Neural correlates of the food/non-food visual distinction

Kleovoulos Tsourides, Shahriar Shariat, Hossein Nejati, Tapan K. Gandhi, Annie Cardinaux, Christopher T. Simons, Ngai Man Cheung, Vladimir Pavlovic, Pawan Sinha

Research output: Contribution to journalArticlepeer-review

12 Scopus citations

Abstract

An evolutionarily ancient skill we possess is the ability to distinguish between food and non-food. Our goal here is to identify the neural correlates of visually driven 'edible-inedible' perceptual distinction. We also investigate correlates of the finer-grained likability assessment. Our stimuli depicted food or non-food items with sub-classes of appealing or unappealing exemplars. Using data-classification techniques drawn from machine-learning, as well as evoked-response analyses, we sought to determine whether these four classes of stimuli could be distinguished based on the patterns of brain activity they elicited. Subjects viewed 200 images while in a MEG scanner. Our analyses yielded two successes and a surprising failure. The food/non-food distinction had a robust neural counterpart and emerged as early as 85 ms post-stimulus onset. The likable/non-likable distinction too was evident in the neural signals when food and non-food stimuli were grouped together, or when only the non-food stimuli were included in the analyses. However, we were unable to identify any neural correlates of this distinction when limiting the analyses only to food stimuli. Taken together, these positive and negative results further our understanding of the substrates of a set of ecologically important judgments and have clinical implications for conditions like eating-disorders and anhedonia.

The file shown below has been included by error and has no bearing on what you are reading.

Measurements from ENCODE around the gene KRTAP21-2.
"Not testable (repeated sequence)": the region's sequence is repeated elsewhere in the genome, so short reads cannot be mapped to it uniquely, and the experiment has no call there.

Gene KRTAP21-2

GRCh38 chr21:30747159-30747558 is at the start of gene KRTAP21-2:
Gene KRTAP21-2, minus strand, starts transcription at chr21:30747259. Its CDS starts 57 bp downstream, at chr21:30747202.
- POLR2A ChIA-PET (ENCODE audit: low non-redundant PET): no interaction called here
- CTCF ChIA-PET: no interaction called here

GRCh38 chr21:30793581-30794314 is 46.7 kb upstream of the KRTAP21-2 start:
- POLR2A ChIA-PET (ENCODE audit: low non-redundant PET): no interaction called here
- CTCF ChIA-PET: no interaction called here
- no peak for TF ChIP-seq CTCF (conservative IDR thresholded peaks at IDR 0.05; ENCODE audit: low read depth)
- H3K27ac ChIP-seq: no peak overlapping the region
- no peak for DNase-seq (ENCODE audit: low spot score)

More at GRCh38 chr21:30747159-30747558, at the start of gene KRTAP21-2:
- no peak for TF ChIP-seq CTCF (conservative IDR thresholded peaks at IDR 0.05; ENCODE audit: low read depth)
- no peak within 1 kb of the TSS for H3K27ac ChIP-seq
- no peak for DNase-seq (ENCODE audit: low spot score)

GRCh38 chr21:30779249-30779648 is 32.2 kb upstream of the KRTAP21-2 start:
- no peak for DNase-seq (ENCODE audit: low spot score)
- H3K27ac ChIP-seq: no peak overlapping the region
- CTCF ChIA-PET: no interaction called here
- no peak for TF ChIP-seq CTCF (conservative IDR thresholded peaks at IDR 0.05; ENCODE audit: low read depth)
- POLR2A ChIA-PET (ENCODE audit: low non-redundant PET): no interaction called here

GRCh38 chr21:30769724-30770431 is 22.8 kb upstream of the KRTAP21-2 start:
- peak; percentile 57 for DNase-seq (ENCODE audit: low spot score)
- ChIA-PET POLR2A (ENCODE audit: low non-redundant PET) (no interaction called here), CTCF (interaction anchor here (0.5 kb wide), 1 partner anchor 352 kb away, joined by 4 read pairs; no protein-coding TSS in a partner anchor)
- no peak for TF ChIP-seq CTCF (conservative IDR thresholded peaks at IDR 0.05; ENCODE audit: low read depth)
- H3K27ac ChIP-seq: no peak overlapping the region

Original languageEnglish (US)
Pages (from-to)35-42
Number of pages8
JournalBiological Psychology
Volume115
DOIs
StatePublished - Mar 1 2016

All Science Journal Classification (ASJC) codes

  • Neuroscience(all)
  • Neuropsychology and Physiological Psychology

Keywords

  • Edibility
  • Image representation
  • Likability
  • MEG
  • Machine learning
  • Visual distinction

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